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Washington, D.C. - Belgísk og Hollensk efnaiðnaðarfyrirtæki játa sekt sína í máli sem varðar víðtækt verðsamráð

14.3.2006

Solvay S.A. and Akzo Nobel Chemicals International B.V. Agree to Pay
Criminal Fines Totaling $72 Million

WASHINGTON, D.C. — Solvay S.A. (Solvay), a Belgian company, and Akzo Nobel Chemicals International B.V. (Akzo Nobel), a Dutch company, have agreed to plead guilty and to pay a total of more than $72 million in criminal fines for their participation in international price-fixing cartels in the chemicals industry, the Department of Justice announced today. These are the first charges as a result of the Department's ongoing antitrust investigations into the hydrogen peroxide and sodium perborates industries.

Akzo Nobel has agreed to pay a $32 million criminal fine for participating in an international conspiracy to fix prices in the hydrogen peroxide market. Solvay has agreed to pay a $40.8 million criminal fine for participating in international conspiracies to fix prices in both the hydrogen peroxide and sodium perborates markets. Solvay and Akzo Nobel's roles in the conspiracies affected nearly $350 million in United States commerce, the Department said.

In two felony cases filed in U.S. District Court in San Francisco, Solvay and Akzo Nobel were charged with conspiring with their competitors to fix the price of hydrogen peroxide sold in the United States and elsewhere from July 1, 1998 to December 1, 2001. Solvay was also charged with conspiring to fix the price of sodium perborates sold to Procter & Gamble from June 1, 2000 to December 1, 2001. Under the plea agreements, which must be approved by the court, Solvay and Akzo Nobel agreed to assist the government in its ongoing hydrogen peroxide and sodium perborates investigations.

"Protecting consumers from international price-fixing cartels is the Division's highest priority," said Thomas O. Barnett, Assistant Attorney General in charge of the Department's Antitrust Division. "These types of cartels are harmful to our economy and to millions of American consumers."

Hydrogen peroxide is a chemical compound with strong oxidizing properties that is widely used as a bleaching agent. The same household chemical commonly used as a disinfectant for cuts and scrapes, hydrogen peroxide also has multiple industrial uses, including applications in the electronics, energy production, mining, cosmetics, food processing, textiles and pulp and paper manufacturing industries.

The chemical compound sodium perborate is a strong oxidizing agent used to bleach, clean and deodorize. The primary application of sodium perborates is in detergents, but it is also found in toothpaste, hair care products and topical antiseptics and is used as a reactive agent in industrial processes.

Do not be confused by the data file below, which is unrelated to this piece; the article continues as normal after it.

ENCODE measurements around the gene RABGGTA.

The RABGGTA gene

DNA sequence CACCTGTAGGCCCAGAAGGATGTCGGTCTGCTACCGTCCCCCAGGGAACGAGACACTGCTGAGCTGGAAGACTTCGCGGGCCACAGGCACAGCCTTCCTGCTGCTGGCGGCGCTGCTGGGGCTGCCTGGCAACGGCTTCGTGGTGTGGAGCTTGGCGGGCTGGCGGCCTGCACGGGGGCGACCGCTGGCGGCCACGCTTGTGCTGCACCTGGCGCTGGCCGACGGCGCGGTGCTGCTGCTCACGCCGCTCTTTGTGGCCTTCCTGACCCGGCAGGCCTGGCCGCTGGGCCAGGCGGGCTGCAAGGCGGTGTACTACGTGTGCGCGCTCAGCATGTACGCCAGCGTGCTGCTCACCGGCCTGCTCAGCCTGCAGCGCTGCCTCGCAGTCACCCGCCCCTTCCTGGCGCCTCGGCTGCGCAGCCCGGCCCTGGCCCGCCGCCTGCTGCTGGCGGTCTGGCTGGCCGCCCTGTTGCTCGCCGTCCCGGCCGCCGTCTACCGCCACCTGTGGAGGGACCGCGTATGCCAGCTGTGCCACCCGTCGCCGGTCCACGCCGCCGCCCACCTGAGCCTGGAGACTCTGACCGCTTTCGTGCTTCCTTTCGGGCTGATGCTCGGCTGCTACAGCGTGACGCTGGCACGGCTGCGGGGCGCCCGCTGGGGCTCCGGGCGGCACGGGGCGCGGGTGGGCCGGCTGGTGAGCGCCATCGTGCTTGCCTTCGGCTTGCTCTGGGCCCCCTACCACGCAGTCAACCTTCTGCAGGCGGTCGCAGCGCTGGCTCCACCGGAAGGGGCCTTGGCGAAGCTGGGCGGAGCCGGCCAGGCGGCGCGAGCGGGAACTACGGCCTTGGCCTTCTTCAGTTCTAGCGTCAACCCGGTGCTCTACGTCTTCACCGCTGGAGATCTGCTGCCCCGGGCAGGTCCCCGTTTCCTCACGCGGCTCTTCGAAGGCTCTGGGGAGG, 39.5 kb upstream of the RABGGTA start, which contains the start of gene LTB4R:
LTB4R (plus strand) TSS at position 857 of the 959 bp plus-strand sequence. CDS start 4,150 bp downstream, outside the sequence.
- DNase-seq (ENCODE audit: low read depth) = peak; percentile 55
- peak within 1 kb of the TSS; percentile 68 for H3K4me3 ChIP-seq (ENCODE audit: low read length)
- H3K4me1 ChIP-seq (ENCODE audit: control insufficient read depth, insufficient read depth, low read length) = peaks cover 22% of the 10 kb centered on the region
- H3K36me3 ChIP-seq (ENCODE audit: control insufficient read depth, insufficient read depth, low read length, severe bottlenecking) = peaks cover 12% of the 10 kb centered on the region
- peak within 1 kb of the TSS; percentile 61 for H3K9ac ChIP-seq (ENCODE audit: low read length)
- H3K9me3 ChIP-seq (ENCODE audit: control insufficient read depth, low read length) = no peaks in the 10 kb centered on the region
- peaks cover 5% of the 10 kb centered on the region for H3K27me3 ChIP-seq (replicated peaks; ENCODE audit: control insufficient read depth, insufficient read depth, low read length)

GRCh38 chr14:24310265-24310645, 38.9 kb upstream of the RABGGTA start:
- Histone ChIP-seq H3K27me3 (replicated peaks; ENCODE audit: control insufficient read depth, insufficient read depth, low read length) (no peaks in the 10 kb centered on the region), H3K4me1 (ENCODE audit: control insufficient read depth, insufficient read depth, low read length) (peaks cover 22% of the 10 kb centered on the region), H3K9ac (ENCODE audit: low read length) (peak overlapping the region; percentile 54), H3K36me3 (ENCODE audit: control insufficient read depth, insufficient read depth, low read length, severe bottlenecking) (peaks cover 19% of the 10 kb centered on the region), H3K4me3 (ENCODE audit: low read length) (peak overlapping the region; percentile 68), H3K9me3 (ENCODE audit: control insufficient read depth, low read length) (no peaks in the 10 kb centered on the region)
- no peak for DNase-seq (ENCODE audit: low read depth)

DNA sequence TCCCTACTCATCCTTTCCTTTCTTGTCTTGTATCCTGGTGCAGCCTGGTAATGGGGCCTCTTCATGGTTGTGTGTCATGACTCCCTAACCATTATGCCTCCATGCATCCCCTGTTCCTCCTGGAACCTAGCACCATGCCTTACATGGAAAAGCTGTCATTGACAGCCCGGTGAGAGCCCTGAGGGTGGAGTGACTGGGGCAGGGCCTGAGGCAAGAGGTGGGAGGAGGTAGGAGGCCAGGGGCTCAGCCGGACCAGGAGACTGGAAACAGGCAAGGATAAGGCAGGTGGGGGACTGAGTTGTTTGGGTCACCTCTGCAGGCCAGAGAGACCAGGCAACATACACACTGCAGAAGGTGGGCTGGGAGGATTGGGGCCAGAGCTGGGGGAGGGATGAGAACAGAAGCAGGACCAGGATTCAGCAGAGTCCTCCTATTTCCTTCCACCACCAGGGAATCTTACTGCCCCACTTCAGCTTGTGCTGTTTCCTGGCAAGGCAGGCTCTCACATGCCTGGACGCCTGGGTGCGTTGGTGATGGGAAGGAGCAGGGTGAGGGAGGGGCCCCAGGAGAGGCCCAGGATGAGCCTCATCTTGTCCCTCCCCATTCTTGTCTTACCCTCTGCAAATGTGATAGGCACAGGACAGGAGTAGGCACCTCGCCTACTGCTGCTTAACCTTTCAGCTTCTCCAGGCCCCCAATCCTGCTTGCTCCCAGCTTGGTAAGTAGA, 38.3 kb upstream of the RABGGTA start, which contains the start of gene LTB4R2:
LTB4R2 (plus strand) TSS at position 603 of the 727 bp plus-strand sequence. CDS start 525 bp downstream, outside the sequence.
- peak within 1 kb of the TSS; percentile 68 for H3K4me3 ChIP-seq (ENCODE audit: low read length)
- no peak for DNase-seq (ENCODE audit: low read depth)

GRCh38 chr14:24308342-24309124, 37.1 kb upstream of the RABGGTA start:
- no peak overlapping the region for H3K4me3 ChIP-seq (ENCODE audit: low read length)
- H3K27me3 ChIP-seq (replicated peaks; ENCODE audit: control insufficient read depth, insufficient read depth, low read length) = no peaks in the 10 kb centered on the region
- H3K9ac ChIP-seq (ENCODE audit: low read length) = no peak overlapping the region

Akzo Nobel and Solvay are charged with carrying out the hydrogen peroxide conspiracy with their co-conspirators by:

  • Participating in conversations and meetings to discuss prices of hydrogen peroxide to be sold in the United States and elsewhere;
  • Agreeing, during those conversations and meetings, to fix prices of hydrogen peroxide to be sold in the United States and elsewhere;
  • Participating in conversations and attending meetings concerning implementation of and adherence to the agreements reached;
  • Issuing price announcements and price quotations in accordance with the agreements reached; and
  • Exchanging information on the sale of hydrogen peroxide in the United States and elsewhere.

Additionally, Solvay is charged with carrying out the sodium perborates conspiracy with its co-conspirator by:

  • Participating in conversations and meetings to discuss prices of sodium perborates to be sold to Procter & Gamble;
  • Agreeing, during those conversations and meetings, to fix prices of sodium perborates to be sold to Procter & Gamble;
  • Participating in conversations and attending meetings concerning implementation of and adherence to the agreements reached;
  • Issuing price quotations in accordance with the agreements reached; and
  • Exchanging information on the sale of sodium perborates to Procter & Gamble.

"The companies charged today will provide valuable assistance in our continued investigations of the hydrogen peroxide and sodium perborates industries," said Scott D. Hammond, the Antitrust Division's Deputy Assistant Attorney General for Criminal Enforcement.

Akzo Nobel and Solvay were charged with violating Section 1 of the Sherman Act, which carries a maximum fine of $10 million for corporations and a maximum penalty of three years imprisonment and a $350,000 fine for individuals for violations occurring before June 2004. The maximum fine may be increased to twice the gain the conspirators derived from the crime or twice the loss suffered by the victims of the crime, if either of those amounts is greater than the statutory maximum fine.

Today's charges are the result of ongoing criminal investigations being conducted by the Antitrust Division's San Francisco Field Office and the Federal Bureau of Investigation in San Francisco. Anyone with information concerning price fixing in the hydrogen peroxide or sodium perborates industries should contact the San Francisco Field Office of the Antitrust Division at (415) 436-6660. Case filings can be viewed on the Antitrust Division's web site, http://www.usdoj.gov/atr.

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